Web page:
Courage may be the only word that can possibly describe Harvey Keitel's performance as the "bad lieutenant," a cop so burned out, strung out and hopeless that to watch him come to life onscreen is simultaneously frightening, pathetic, sad, frustrating and infuriating.
"Bad Lieutenant" is co-written and directed by Abel Ferrara in such a manner that its edges only add to its magnetism. In the film, Keitel plays the nameless lieutenant, a cop whose frazzled presence has destroyed his career, his family, his children and, ultimately, his own life as he has begun his slow fade into cocaine and alcohol addiction. When a nun is raped, Keitel's character meets her in the hospital and despite her knowing who raped her she refuses to press charges. She has forgiven them, a level of redemption and absolution for which the "lieutenant" has no frame of reference.
Keitel's performance is courageous, almost psychotic, because it is deeply and profoundly authentic. There are films that are painful to watch because they are simply too real. "Bad Lieutenant" is too real.
The rape scene in "Bad Lieutenant", while not as drawn out or histrionic as that in "The Accused," is, nonetheless, one of the painful, dramatic rape scenes captured on film. Likewise, Keitel's own scenes are almost nauseating in the way Keitel portrays the lieutenant as both frightening and frightened, powerful and powerless in his life.
Keitel captured the Independent Spirit Award for Best Male Lead for his performance here, and the film and Ferrara also received nominations. While there are supporting performances, this clearly is a one man tour-de-force performance for Keitel. An interesting sidenote is that Keitel's real life daughter, Stella, portrays his daughter here. One has to wonder how it played on her psyche to see the deterioration of this onscreen father figure.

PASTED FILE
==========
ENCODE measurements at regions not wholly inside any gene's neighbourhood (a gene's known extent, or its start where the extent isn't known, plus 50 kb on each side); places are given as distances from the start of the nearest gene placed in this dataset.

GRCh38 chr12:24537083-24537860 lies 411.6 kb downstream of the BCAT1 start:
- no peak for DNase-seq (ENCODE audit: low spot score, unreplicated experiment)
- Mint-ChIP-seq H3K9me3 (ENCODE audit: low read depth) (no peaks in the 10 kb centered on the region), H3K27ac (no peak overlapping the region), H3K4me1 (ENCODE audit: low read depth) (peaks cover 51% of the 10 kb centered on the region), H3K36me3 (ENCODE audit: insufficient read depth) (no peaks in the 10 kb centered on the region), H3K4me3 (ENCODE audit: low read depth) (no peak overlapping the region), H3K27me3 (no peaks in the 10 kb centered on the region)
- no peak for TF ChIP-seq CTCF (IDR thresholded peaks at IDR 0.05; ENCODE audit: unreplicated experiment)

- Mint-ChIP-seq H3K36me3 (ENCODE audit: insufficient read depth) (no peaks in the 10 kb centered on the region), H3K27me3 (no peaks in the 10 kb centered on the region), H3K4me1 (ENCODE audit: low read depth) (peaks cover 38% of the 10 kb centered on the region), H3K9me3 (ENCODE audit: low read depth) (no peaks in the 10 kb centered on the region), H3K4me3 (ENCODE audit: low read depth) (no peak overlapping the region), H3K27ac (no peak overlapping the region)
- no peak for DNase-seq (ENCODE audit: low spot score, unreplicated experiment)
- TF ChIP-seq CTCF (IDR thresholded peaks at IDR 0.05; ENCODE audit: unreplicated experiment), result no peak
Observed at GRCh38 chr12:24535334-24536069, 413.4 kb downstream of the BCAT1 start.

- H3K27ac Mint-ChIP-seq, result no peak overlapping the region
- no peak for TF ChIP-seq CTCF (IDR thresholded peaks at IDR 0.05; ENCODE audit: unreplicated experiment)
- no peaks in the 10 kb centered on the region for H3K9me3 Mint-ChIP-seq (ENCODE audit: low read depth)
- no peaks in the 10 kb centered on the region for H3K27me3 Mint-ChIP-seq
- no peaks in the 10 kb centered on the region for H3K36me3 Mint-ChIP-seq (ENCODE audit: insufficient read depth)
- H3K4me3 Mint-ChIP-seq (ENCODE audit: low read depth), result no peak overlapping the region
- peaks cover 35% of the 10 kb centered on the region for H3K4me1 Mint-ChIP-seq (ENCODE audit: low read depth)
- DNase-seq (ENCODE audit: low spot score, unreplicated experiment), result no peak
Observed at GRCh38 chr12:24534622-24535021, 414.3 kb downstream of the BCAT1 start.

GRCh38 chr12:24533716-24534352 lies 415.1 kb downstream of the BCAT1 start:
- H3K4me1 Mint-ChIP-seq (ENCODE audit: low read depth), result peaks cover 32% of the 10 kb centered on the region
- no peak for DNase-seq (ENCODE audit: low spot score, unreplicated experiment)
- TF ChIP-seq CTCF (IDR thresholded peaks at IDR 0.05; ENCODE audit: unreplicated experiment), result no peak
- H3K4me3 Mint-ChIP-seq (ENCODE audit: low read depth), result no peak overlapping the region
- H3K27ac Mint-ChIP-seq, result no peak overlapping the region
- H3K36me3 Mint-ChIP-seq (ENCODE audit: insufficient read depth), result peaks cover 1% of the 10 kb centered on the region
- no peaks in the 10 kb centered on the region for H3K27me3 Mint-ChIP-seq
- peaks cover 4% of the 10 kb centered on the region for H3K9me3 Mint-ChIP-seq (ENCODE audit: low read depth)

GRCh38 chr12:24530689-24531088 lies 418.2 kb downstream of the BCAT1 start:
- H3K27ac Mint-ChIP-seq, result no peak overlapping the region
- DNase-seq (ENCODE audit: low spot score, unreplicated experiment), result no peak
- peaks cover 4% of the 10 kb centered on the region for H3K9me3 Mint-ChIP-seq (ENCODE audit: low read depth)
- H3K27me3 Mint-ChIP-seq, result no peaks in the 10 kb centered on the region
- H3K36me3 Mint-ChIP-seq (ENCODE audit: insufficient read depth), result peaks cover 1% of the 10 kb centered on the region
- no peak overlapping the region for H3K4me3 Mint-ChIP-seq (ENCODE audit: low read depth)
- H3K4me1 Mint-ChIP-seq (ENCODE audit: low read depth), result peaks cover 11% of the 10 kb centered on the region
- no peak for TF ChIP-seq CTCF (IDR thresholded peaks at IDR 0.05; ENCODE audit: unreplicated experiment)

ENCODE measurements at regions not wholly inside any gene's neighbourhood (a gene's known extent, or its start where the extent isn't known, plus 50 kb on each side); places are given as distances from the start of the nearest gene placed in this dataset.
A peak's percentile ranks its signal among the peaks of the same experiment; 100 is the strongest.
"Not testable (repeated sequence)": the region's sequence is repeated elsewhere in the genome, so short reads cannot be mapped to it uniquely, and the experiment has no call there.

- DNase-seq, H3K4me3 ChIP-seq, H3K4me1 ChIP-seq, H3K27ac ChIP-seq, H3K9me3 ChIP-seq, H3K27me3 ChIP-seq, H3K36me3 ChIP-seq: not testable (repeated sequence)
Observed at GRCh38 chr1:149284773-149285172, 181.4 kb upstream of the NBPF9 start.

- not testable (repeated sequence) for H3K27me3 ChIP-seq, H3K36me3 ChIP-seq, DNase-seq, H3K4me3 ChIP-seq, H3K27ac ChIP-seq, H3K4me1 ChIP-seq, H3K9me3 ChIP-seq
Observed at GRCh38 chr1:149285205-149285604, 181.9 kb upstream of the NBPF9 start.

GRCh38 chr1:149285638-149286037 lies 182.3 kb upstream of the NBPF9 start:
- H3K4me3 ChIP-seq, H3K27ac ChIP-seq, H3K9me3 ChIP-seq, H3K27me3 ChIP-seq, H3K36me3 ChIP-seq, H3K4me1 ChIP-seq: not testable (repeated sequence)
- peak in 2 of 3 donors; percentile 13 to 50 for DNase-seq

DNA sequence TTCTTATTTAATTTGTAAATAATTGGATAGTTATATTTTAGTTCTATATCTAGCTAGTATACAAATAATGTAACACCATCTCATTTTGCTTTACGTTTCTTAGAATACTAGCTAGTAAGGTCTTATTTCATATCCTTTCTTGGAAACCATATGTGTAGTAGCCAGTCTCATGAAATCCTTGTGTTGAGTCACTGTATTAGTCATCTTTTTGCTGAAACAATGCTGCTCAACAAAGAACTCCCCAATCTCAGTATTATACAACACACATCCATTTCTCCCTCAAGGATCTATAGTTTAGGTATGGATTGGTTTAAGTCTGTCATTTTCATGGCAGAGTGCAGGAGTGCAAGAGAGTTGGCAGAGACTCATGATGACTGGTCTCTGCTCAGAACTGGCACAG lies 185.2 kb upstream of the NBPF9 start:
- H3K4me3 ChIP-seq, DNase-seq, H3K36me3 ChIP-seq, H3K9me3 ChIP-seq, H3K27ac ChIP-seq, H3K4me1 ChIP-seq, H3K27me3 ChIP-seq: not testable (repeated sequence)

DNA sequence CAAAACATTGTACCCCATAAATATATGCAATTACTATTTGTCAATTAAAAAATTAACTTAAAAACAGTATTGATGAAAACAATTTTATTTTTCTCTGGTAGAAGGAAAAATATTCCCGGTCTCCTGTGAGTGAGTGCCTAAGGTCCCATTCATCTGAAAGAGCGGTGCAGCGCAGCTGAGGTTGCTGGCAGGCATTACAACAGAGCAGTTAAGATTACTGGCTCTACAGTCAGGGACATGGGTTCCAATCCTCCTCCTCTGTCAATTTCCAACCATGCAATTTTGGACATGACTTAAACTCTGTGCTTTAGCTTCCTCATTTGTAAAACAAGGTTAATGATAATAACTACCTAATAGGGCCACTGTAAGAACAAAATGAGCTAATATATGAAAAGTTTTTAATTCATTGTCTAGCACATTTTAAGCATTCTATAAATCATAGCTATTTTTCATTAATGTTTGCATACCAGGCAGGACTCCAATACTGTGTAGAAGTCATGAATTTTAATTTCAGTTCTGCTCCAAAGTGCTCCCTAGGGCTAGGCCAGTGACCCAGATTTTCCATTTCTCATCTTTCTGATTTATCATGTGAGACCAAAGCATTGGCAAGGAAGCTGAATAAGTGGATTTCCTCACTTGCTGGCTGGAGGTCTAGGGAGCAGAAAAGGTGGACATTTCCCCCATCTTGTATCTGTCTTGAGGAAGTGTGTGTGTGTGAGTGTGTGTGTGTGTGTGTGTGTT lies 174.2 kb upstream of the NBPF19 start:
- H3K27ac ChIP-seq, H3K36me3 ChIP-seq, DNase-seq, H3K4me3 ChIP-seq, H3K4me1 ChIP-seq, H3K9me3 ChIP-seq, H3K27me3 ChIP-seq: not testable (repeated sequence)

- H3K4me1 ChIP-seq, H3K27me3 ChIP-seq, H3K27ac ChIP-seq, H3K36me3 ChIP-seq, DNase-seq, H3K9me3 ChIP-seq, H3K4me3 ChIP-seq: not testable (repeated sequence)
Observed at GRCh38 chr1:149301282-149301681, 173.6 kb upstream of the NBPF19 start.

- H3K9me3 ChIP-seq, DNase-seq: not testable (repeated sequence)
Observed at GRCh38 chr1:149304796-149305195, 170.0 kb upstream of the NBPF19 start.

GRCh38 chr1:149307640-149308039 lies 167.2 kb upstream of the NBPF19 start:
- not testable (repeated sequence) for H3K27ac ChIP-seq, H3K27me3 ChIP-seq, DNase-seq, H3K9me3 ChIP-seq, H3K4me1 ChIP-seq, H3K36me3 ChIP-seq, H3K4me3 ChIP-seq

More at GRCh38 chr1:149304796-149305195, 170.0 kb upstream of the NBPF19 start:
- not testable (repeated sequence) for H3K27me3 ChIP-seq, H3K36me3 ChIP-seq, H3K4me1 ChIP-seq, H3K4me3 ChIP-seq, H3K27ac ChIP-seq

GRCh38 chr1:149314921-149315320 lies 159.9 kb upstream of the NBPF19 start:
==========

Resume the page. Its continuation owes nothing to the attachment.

Gritty, unique, authentic and achingly painful are all words that sum up "Bad Lieutenant," a film from Abel Ferrara that may, in fact, feature the best performance in a career of awesome performances from Harvel Keitel.
I believe it is my dark side that admired this film...yep, it's true. I'm a minister who actually acknowledges the shadows within. This film explores those shadows with an intense, graphic approach that is seldom seen in modern cinema. Harvey Keitel does an admirable job playing the Lieutenant. Keitel offers a gripping performance here that brings forth fear, humor, sympathy and repulsion. This film is definitely not for everyone...it is raw, graphic and was originally rated NC-17 largely due to its intense, graphic language and a scene depicting the rape of a nun. The film approaches the topics of temptation and guilt and their impact on our spiritual judgement, however, doesn't always explore these areas fully enough. The film is directed by Abel Ferrara, and he also co-writes the film with Zoe Lund. An interesting side note is that Stella Keitel, daughter of Keitel and Lorraine Bracco, has a supporting role here as Keitel's daughter. Keitel picked up an Independent Spirit Award for his performance in this film. This is not an easy film to watch, however, I admired its willingness to approach challenging spiritual topics and explore them in the most graphic of ways.
© Written by Richard Propes
The Independent Critic